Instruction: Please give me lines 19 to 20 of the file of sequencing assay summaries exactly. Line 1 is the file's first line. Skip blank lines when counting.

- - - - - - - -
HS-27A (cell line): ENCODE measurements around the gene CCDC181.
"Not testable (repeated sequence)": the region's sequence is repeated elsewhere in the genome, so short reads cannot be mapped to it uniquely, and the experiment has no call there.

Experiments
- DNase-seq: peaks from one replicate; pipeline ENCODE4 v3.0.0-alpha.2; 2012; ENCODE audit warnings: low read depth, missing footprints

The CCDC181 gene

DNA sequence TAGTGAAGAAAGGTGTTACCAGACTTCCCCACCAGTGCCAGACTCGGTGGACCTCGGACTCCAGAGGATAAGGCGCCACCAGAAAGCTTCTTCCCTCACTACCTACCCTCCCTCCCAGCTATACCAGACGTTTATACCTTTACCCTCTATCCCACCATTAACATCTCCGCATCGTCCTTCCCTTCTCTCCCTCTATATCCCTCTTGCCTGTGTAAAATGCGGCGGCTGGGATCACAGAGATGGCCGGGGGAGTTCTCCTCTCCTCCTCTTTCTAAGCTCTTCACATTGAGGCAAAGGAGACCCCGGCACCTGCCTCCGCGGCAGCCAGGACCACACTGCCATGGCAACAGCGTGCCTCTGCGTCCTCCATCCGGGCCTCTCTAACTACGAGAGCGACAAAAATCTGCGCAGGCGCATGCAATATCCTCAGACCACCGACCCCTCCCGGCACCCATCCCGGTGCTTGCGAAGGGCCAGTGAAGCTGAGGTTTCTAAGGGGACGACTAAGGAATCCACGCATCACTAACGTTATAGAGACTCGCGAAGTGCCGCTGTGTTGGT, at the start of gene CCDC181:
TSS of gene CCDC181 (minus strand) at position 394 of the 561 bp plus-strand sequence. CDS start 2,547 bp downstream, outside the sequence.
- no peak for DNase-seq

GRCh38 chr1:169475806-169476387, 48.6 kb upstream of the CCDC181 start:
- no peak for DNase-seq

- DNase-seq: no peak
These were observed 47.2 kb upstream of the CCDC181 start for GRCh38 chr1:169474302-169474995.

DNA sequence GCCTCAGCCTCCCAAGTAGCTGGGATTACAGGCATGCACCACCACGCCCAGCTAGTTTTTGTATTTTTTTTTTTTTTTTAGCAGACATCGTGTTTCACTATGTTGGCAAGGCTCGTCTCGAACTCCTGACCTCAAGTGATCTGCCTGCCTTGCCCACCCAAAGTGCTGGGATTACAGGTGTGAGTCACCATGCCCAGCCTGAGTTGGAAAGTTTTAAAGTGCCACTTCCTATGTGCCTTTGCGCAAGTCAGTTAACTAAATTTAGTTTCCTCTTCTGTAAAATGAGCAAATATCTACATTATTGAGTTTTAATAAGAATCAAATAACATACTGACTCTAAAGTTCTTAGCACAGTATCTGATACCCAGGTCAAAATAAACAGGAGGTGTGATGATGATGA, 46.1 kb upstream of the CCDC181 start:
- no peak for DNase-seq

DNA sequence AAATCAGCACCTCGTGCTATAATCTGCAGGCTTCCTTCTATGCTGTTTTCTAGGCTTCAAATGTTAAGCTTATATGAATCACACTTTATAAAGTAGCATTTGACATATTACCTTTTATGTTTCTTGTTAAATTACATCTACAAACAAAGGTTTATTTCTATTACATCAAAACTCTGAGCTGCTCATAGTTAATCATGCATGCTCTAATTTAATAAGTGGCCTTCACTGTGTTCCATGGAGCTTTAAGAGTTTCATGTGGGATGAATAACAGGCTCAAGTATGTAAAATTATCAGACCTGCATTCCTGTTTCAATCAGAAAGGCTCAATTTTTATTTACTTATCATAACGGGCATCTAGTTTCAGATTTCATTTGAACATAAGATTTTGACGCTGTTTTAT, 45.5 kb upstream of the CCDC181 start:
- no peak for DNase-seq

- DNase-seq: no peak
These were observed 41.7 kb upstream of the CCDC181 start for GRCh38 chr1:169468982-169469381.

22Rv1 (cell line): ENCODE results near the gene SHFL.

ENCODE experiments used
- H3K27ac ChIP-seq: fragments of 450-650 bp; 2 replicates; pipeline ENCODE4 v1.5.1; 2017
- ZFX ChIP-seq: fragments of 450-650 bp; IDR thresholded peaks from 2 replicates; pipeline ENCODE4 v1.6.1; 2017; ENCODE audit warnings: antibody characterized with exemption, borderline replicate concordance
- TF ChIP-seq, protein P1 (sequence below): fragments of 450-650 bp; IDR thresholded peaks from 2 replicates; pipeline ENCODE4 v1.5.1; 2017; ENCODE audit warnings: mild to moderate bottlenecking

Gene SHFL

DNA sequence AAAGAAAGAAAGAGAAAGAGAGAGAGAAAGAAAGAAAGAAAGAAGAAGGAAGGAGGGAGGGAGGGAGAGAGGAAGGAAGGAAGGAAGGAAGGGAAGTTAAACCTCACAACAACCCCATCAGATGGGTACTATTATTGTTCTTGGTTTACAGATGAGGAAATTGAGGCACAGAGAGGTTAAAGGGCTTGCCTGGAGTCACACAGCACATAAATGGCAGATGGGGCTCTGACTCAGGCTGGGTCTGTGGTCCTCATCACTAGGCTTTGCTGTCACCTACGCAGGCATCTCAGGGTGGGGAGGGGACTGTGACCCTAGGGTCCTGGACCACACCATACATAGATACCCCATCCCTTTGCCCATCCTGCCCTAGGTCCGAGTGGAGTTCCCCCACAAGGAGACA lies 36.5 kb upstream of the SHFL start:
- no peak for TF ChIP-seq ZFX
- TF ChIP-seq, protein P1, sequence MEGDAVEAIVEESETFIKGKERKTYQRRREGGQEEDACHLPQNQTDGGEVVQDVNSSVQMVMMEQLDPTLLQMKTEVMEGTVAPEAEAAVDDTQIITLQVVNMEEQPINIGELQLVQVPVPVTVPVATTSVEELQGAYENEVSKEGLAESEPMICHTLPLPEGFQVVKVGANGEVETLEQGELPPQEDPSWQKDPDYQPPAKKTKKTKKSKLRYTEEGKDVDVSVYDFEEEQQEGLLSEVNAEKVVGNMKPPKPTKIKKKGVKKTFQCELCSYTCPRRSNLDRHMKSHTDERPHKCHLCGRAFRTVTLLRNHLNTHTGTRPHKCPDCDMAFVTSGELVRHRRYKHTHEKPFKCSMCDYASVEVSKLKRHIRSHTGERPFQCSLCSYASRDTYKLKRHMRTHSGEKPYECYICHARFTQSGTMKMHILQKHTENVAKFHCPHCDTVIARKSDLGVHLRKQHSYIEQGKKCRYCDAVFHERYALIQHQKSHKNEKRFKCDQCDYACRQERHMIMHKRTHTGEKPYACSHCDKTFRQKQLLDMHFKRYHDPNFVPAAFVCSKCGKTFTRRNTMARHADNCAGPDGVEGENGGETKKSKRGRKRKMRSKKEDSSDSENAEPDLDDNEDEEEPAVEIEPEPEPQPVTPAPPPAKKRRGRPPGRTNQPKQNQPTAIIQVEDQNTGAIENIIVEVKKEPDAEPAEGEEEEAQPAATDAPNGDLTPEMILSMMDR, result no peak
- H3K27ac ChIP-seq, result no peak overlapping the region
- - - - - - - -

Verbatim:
22Rv1 (cell line): ENCODE results near the gene SHFL.

ENCODE experiments used